In proposing the U.S. Space Force, Vice President Mike Pence saidon March 1, 2019, that, “Our national-security space program is spread across more than 60 departments and agencies, resulting in a glaring lack of leadership and accountability that undermines our combatant commanders and puts our war-fighters at risk.” Yet, while that seems like a reasonable rationale, Space Policy Directive-4: Establishment of the United States Space Force (19 Feb 2019), makes clear that the new U.S. Space Force will “not include the National Aeronautics and Space Administration (NASA), the National Oceanic and Atmospheric Administration (NOAA), the National Reconnaissance Office (NRO), or other non-military space organizations or missions of the United States Government.” As a matter of fact, the U.S. Space Force proposal does nothing to consolidate the numerous stovepiped space capabilities that are spread across the federal government—it simply creates another one.
A prerequisite to creating a new armed service is the ability to arm that service and, by extension, that service’s ability to use those arms to achieve military effects commensurate with those of the other armed services. Currently, however, there are no arms in space or, for that matter, military capabilities now in hand to conduct the sort of counter-space combat operations that would be the stock in trade of a separate and independent U.S. Space Force. Until such time as Congress has debated and addressed constraints to fully-weaponized space capability, and space warfare theory and concepts of operation have matured, establishing a separate space armed force will be premature.
Personnel staffing requirements are yet to be determined and costs are ill-defined. This is perhaps the most telling point: The only place that sufficient numbers of competent and trained personnel in space operations can come from is Air Force Space Command. What is to be gained by moving these personnel from Air Force Space Command to a new U.S. Space Force if no consolidation among the other 60-plus space organizations across the U.S. government will occur? Not to mention the remaining personnel requirements at Air Force Space Command, and on the U.S. Space Command staff. Of note, the projected size of the proposed Space Force is approximately 15,000 military personnel—more than 30 times smaller than the U.S. Army and about 12 times smaller than the U.S. Marine Corps.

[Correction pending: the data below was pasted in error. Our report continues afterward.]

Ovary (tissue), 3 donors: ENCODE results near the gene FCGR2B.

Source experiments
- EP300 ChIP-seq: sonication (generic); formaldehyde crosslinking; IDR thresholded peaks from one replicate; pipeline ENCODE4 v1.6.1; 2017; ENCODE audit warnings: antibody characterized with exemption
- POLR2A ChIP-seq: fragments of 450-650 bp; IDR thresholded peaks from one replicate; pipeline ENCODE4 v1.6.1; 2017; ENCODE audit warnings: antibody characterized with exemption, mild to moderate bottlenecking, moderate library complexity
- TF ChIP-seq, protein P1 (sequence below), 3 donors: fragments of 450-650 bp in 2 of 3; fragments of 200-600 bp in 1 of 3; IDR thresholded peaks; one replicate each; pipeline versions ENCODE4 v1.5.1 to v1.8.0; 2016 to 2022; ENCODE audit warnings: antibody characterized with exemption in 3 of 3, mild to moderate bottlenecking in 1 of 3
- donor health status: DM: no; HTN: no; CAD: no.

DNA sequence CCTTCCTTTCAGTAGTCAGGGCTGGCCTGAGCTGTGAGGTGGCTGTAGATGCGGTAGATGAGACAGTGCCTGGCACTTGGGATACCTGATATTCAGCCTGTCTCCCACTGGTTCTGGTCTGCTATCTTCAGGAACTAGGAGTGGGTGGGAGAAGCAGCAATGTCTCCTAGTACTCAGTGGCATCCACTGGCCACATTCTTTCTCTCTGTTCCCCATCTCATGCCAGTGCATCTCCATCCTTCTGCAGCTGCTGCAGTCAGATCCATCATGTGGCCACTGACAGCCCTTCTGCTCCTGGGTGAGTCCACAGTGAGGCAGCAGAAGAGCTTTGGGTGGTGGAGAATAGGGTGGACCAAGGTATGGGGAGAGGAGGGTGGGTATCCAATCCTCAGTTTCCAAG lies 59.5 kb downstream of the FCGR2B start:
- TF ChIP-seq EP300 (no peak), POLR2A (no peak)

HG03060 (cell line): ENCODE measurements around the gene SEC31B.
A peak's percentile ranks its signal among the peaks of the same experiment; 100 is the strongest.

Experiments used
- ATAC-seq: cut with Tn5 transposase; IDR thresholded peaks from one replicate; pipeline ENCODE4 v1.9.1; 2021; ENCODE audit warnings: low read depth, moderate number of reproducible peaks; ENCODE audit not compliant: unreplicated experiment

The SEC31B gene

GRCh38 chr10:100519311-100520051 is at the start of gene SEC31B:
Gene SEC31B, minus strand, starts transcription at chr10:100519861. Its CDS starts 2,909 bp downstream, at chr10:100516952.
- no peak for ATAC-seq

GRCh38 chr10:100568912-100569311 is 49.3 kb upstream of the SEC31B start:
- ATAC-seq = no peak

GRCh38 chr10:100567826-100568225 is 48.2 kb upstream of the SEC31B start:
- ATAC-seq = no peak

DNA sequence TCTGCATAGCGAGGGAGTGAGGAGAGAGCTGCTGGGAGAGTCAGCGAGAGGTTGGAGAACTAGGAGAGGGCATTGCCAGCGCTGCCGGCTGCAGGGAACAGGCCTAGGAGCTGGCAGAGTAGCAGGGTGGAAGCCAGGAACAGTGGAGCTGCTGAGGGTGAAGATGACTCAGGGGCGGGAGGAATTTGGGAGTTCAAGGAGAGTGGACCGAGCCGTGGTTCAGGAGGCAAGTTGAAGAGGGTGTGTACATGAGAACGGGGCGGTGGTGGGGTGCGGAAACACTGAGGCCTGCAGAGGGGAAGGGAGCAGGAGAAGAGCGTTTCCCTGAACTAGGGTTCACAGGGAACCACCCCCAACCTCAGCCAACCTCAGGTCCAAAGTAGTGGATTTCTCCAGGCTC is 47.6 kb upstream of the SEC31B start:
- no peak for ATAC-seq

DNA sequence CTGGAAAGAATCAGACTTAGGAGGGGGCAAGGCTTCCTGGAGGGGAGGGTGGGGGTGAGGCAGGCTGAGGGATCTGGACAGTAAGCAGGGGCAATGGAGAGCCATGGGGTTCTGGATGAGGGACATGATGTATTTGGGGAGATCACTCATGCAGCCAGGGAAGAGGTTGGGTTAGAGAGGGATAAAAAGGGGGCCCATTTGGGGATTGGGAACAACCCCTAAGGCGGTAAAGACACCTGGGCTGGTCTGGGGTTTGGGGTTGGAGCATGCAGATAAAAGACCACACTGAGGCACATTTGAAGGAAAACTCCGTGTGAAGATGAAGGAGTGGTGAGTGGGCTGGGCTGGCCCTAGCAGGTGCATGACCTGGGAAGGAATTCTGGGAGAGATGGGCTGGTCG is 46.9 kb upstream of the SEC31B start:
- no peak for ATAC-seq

The plan itself was rushed and has “glaring problems.” There is still much uncertainty as to what problem(s) the standup of a separate armed force for space will solve. A more deeply considered and deliberate approach is essential to guard against unintended consequences.
It is most telling that when the House Armed Services Committee proposed in 2017 to build virtually the same organizational construct (a U.S. Space Corps—different name, same structure), both the current Secretary of the Air Force and Chief of Staff of the Air Force strongly opposed such an organization. As Air Force Secretary Heather Wilson said then, a Space Corps, “will make it more complex, add more boxes to the organization chart and cost more money. If I had more money, I would put it into lethality, not bureaucracy.”
Bingo. The Pentagon has more than enough bureaucracy already. It needs more tooth, less tail.
Air Force Chief of Staff Gen. David Goldfein raised a second point: “If you’re saying the words ‘separate’ and ‘space’ in the same sentence, I would offer, you’re moving in the wrong direction… Every mission that we perform in the U.S. military is dependent on space. Now is not the time to build seams and segregate and separate — now’s the time to further integrate.”
The Chief is right. The risks of a premature Space Force are significant: 1) Lack of cohesive spacepower theory will see space assets sub-optimized; 2) More personnel and money spent on space force organization will divert funding from space force operations to feed a new bureaucracy, and 3) Segregation of air and space will undermine the synergy of the well-established integrated effects of aerospace operations already resident in the U.S. Air Force.
The U.S. Air Force has led the Armed Forces in establishing the world’s best space capability. Breaking that apart solves nothing. Worse, it could do grievous damage, create uncertainty and unintended consequences, while adding unnecessary bureaucracy and cost.
Sometimes doing the right thing means going against the momentum. Congress, do the right thing for America’s national security space enterprise: Vote ‘no’ to a new Space Force.
This article was first published in Forbes and is republished with the permission of the author.